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Live Review: Jon Allen with John E. Vistic at Newcastle Cluny 2 – 22nd October 2014

 
By on Monday, 27th October 2014 at 2:00 pm
 

Usually, TGTF goes out of its way to cover new music, both in terms of the age of the bands themselves, and the neological styles they might come up with. Well, tonight’s show is the complete opposite, featuring the well-worn genre of commercial bluesy pop, played by Brits, but owing a considerable debt to our transatlantic cousins who, after all, kicked the whole deal off a century or so ago.

First up is John E. Vistic, a man whose accent can’t decide where it likes the best – southern USA or southern England – and conspires to combine the two, which means he sounds like he comes from somewhere in the middle of the Atlantic. A pretty damp place to live, one imagines. His music is in a similar vein, clearly indebted to Dylan in its literary pretensions and casual way with pitch, but hinting at English folk. He comes nowhere close to matching the great man’s import, of course, but Vistic himself is careworn enough to provide a decent implied back story: his incapability to look the audience directly in the eye speaks of either a rocky childhood or even rockier adult years. Previously, Vistic has played electrified rock music with a band, but tonight it’s just him, his acoustic guitar, and the occasional toot on a blues harp.

‘Gamblin’ Man’ is a straightforward ditty about the perils of having a flutter; ‘Henry Miller’ is evocative of Parisienne literary decadence, whilst giving a welcome reminder of the eponymous writer’s historical significance; while ‘Miracle Mile’ proves the futility of trying to “do Dylan” – nice try, but no cigar. All told, however, Vistic does come across as a reasonably genuine article, a young-no-longer musician just trying to make an honest penny from his bare songs.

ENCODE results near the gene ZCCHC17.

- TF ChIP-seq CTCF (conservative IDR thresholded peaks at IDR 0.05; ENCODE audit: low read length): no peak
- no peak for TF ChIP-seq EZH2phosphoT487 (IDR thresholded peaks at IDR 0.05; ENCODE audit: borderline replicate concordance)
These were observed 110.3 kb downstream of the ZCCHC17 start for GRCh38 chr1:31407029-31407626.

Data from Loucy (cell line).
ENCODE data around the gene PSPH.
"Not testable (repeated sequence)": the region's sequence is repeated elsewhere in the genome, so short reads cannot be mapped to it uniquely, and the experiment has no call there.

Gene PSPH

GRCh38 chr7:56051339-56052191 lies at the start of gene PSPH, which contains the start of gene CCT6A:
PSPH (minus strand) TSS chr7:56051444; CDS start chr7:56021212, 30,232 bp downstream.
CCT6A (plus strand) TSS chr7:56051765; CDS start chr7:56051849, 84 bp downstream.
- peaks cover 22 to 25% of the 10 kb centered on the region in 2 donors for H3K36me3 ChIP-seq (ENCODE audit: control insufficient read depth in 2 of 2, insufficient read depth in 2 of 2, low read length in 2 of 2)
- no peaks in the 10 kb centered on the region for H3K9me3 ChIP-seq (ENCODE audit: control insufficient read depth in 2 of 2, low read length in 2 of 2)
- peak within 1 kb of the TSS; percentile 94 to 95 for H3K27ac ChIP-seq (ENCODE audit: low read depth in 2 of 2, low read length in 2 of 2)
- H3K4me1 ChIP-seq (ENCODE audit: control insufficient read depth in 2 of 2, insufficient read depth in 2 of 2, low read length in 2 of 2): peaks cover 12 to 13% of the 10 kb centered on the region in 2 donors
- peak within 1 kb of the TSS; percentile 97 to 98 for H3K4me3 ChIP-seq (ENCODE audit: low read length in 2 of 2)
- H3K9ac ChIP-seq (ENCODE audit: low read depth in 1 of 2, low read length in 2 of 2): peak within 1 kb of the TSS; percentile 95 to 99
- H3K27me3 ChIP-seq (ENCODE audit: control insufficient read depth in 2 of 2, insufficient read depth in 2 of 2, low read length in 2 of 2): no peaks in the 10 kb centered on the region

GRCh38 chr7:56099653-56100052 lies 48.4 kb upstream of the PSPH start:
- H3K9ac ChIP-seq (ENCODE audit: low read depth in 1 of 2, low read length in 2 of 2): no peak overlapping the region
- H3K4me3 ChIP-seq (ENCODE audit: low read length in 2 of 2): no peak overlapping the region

At first glance, tonight’s all-seated audience might as well be in a cataract surgeon’s waiting room, given how much life is in them. Granted, Jon Allen isn’t exactly bleeding edge hipster fare, but surely he deserves better than the gentlest of nods, the occasional foot tap, and polite yet hardly enthusiastic applause. Tonight’s set is inevitably heavy on material from third album ‘Deep River’ – starting with album opener ‘Night & Day’ is astute, showcasing as it does Allen’s fascinating husky-yet-high-pitched voice, which combines Rod Stewart and Paul Simon in a not unappealing tonal embrace. Standout single ‘Falling Back’ is next, perhaps the highlight from the album overall. The band are sharp, experts at delivering that lithe, drums- and bass-led sound which lets the lead instruments do their thing in acres of ear-space.

But as the set progresses, it becomes apparent there’s something amiss. For Jon Allen, the world begins with ‘Bridge Over Troubled Water’, proceeds through ‘Eagles’ Greatest Hits’, and then stops for coffee and puts its feet up with Eric Clapton’s 1992 ‘Unplugged’ set. And that’s pretty much it. The gig is a deeply journeyman affair, with each song knocked out with depressing competence, as, presumably it is exactly the same every night. Minor confusion over the set list becomes a major talking point – ooh, you devil Jon, you played a couple of songs in the wrong order! Don’t tell the music police! As if in an upmarket chain restaurant, everything tonight is perfectly edible, but one can’t help but become increasingly convinced that it’s all just come out of a packet, that one’s taste buds are being tweaked, not because of the chef’s passion for experimentation, but because expert laboratory research has proved that that combination of flavours offends the least number of diners. There’s a bit of cod-funk here, a touch of cod-country there: the trouble is, it’s still cod.